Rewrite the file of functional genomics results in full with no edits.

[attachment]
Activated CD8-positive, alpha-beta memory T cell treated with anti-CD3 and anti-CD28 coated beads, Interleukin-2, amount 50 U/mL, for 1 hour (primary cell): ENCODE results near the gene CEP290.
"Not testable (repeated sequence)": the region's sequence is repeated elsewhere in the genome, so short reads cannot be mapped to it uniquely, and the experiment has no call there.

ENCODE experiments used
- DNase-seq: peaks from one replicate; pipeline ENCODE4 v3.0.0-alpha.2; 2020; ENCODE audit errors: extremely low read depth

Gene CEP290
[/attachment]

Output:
Activated CD8-positive, alpha-beta memory T cell treated with anti-CD3 and anti-CD28 coated beads, Interleukin-2, amount 50 U/mL, for 1 hour (primary cell): ENCODE results near the gene CEP290.
"Not testable (repeated sequence)": the region's sequence is repeated elsewhere in the genome, so short reads cannot be mapped to it uniquely, and the experiment has no call there.

ENCODE experiments used
- DNase-seq: peaks from one replicate; pipeline ENCODE4 v3.0.0-alpha.2; 2020; ENCODE audit errors: extremely low read depth

Gene CEP290